Someone I follow on Twitter reported having problems getting a Facebook application to perform. I don’t know what they are doing so this post is just guessing at their problem, but the fact is that — if you’re not paying attention — you can easily shoot yourself in the foot when building and deploying Facebook apps. The diagram below depicts a random fbml Facebook app deployed to a server located in Denmark being used by a user also situated in Denmark. Note that Facebook doesn’t yet have a datacenter in Europe (they have one on each coast in the US).
The following exchange takes place:
- User requests some page related to the application from Facebook
- Facebook realizes that serving this request requires querying the application and sends a request for fbml to the app
- The app gets the request and decides that in order to respond, it has to query the Facebook API for further info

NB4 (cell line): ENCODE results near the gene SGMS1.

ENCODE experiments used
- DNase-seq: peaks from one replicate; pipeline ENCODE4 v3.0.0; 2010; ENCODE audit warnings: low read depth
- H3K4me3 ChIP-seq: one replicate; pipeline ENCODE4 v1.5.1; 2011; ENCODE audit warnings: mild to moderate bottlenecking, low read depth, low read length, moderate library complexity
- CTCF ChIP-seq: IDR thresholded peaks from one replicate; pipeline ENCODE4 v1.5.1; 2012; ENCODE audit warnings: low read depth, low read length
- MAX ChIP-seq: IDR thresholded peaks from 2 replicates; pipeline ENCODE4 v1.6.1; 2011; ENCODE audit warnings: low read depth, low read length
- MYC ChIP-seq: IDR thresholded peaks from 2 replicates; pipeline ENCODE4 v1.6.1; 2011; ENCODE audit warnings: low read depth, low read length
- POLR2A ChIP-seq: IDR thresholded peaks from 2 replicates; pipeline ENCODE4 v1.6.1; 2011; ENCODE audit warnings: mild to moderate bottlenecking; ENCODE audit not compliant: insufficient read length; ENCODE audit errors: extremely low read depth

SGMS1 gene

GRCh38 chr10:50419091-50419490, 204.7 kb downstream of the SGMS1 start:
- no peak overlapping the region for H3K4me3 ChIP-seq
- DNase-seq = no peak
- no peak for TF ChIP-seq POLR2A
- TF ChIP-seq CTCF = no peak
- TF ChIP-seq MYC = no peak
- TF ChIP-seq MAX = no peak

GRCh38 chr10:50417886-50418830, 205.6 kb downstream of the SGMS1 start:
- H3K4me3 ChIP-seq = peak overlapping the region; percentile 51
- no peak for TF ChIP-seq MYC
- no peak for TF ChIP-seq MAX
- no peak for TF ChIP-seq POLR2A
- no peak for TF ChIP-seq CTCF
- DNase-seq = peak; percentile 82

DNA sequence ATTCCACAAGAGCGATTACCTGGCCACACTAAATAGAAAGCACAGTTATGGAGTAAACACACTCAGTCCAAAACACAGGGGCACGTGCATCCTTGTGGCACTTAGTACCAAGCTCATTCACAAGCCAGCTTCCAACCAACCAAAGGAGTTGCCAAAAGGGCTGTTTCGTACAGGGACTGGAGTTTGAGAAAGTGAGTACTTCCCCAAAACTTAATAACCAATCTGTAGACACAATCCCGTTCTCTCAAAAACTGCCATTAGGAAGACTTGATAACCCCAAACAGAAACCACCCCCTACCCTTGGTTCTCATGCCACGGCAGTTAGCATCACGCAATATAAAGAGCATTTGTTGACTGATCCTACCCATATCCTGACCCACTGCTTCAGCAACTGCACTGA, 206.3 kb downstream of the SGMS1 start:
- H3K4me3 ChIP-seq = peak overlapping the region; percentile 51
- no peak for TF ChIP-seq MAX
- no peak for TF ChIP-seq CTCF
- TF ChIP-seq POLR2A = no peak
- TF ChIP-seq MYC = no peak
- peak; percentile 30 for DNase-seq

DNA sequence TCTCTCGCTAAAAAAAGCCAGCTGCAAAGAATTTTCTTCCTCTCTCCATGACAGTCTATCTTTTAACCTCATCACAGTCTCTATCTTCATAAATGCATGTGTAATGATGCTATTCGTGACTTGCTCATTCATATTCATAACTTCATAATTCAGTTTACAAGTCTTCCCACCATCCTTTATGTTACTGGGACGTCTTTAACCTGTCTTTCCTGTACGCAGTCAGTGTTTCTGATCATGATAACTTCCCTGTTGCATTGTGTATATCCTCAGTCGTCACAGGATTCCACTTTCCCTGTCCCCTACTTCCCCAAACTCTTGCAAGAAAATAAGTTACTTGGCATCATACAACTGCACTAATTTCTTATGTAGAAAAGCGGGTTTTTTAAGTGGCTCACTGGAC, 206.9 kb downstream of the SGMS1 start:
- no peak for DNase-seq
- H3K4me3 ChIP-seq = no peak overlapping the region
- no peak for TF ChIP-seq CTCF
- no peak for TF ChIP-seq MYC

- The Facebook API responds to the query
- The application uses the query results and the original request to create a fbml response that is sent to Facebook
- Facebook gets the fbml, validates it and macroexpand various fbml tags
- Facebook sends the complete page to the user
… so that adds up 6 transatlantic requests pr. page requested by the user. Assuming a 250ms ping time from the Danish app-server to the Facebook datacenter this is a whopping 1.5s latency on top of whatever processing time your server needs AND the time taken by Facebook to process your API request and validate your fbml.
So what do you do? Usually steps 3 and 4 can be eliminated through careful use of fbml and taking advantage of the fact that Facebook includes the ids of all the requesting users friends. Going for an iframe app is also helpful because it eliminates one transatlantic roundtrip and spares Facebook from having to validate any fbml. A very effective measure if you insist on fbml, is simply getting a server stateside — preferably someplace with low ping times to Facebook datacenters. There are plenty of cheap hosting options around, Joyent will even do it for free (I’m not affiliated in any way).